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What is BlockChain?


Last month, I wrote an article on what Cryptocurrency is. Given the increased demand around Cryptocurrency, I wanted to write a brief overview of the technology behind Cryptocurrency, which is blockchain. Below is a high-level summary of what Blockchain is. Please feel free to post any follow up questions in the comment section below.

As previously discussed in the Cryptocurrency article, in the language of cryptocurrency, a block is a record of new transactions (that could mean the location of cryptocurrency, or medical data, or even voting records). Once each block is completed it’s added to the chain, creating a chain of blocks called a blockchain.

The new transaction always is encrypted to be private and secure. To process the transaction and add it to the blockchain, processing the transaction means solving complicated math problems that become more difficult over time as the blockchain grows. People/individuals/businesses who solve these complex math problems or equations are rewarded with cryptocurrency in a process called mining.

Each block has a private key (unique code) to its address or location on the blockchain. With this private key, you can withdraw the block on the blockchain. Also there is a public key which lets other people send the block to other accounts. Given this set up, information on the blockchain is publicly available. It is decentralized, and it does not rely on a single computer or server to function. Therefore all transactions are visible to everyone, which create a public ledger.

This public ledger eliminates the middle man and creates a peer-to-peer network. Blockchain databases can be managed autonomously to exchange information between parties. There's no need for an administrator. In effect, the blockchain users are the administrator.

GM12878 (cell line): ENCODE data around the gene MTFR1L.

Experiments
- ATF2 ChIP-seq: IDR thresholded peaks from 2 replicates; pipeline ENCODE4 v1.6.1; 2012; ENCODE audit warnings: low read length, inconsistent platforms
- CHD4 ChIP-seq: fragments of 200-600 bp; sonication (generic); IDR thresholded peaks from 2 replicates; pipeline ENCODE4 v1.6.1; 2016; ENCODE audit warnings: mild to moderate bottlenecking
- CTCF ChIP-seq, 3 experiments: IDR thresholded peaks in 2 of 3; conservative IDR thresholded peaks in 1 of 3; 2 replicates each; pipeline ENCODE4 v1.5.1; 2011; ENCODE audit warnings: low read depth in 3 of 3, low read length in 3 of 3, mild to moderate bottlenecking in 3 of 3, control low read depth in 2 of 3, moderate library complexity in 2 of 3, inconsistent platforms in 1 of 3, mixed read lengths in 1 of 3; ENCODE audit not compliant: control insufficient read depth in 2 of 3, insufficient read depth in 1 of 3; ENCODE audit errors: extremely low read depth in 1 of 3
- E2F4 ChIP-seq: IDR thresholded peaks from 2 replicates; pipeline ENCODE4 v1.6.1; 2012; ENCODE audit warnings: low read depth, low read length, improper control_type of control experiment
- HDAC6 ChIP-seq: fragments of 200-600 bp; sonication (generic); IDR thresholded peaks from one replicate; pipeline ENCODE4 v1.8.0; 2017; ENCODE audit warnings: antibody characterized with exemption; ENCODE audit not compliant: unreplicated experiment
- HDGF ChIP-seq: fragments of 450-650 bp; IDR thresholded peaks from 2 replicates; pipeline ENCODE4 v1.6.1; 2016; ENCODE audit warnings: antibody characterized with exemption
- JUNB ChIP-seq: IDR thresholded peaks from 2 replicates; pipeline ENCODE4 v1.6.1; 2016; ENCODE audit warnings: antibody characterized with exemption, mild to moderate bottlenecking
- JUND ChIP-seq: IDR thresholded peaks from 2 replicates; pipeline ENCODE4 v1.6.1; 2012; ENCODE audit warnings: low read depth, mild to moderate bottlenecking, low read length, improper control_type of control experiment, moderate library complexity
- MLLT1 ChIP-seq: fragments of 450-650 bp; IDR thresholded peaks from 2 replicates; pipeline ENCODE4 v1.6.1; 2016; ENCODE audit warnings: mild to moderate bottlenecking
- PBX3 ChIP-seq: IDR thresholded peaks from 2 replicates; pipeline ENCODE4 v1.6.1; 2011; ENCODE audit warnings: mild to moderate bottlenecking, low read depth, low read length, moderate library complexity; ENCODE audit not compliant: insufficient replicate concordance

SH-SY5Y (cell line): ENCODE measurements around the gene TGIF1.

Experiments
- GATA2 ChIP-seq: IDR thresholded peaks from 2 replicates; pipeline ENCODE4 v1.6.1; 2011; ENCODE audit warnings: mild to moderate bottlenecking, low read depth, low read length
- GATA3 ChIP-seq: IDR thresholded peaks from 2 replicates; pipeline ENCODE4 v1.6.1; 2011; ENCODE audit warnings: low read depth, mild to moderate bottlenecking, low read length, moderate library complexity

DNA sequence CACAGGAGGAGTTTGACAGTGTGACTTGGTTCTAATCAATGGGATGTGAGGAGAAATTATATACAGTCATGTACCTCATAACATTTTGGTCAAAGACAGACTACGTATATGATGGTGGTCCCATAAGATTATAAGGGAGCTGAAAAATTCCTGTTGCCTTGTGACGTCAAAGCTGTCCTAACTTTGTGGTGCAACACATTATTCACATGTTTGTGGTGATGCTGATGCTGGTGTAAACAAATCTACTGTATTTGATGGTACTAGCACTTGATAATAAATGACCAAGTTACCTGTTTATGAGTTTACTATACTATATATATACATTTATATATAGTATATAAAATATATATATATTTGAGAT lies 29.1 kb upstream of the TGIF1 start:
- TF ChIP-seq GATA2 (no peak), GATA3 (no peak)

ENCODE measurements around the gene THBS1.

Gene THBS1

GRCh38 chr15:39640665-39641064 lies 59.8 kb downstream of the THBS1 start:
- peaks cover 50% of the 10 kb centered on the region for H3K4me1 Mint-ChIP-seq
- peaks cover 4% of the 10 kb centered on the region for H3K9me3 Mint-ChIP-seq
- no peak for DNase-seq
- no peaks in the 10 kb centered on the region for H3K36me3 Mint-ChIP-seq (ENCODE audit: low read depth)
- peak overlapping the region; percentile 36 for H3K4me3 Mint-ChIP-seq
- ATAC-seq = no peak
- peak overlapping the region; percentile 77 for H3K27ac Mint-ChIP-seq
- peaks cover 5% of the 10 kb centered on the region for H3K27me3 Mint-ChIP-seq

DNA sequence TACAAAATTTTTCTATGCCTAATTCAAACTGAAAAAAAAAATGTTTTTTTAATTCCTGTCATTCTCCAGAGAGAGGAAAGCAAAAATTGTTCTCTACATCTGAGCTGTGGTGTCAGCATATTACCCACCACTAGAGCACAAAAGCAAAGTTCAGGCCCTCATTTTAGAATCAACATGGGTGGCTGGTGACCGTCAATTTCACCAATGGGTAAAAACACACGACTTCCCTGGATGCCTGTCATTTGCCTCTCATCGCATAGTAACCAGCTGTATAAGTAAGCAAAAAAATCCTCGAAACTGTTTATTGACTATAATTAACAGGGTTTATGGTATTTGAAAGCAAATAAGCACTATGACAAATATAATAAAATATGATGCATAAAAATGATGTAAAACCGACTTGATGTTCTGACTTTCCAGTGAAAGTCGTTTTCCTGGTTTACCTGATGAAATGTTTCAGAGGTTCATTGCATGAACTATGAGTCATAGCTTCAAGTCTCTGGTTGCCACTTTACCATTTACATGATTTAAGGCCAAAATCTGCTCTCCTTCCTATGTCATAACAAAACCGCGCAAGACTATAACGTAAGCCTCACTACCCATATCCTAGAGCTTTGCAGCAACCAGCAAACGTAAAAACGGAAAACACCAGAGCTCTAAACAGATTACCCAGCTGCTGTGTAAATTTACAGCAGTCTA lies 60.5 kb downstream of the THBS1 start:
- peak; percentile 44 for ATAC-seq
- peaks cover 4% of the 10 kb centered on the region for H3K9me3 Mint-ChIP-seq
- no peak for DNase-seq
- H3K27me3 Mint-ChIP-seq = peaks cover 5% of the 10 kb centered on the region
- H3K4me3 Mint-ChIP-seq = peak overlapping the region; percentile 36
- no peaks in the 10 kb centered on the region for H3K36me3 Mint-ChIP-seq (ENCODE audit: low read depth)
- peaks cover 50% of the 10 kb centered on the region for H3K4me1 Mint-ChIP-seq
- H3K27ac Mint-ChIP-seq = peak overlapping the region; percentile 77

Many people see blockchain as an alternative to traditional banks. Some people argue there will be no need for a bank or other banking institution to verify the transfer of money as you can use blockchain, which eliminates the middle main. A simple example would be real estate transaction that require sign offs between the buyers, sellers, and their financial institutions. Using blockchain would eliminate the need to get sign offs from the financial institutions.

Where Blockchain makes sense?

Since the technology is so new, there are not a ton of industries that are using blockchain on a daily basis. However there are a lot of unique opportunities and there are several use cases for blockchain.

Land title is a great example. It could be quite useful for everyone to have access to a decentralized source of record saying who owns a given parcel of land. Once a land plot is agreed upon, it can be recorded in a ledger and no longer be subject to ongoing debate. In the same vein, a blockchain could be used to establish ownership over any number of physical assets – cars, art, musical instruments, and so on. A paper record of title is prone to forgery or getting lost. Centralized databases are prone to hacking and human error. A blockchain means there is no single entity controlling the ledger. Therefore, recording physical assets on a blockchain is a prime example of where the technology might come in handy to track ownership.

Blockchain technology could also be very applicable to virtual reality, if that ends up taking off. If a virtual world is created, such as gaming, blockchain technology could allow users to purchase and own pieces of that virtual world, just like they would in the real world.

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Friday, 10 July 2020

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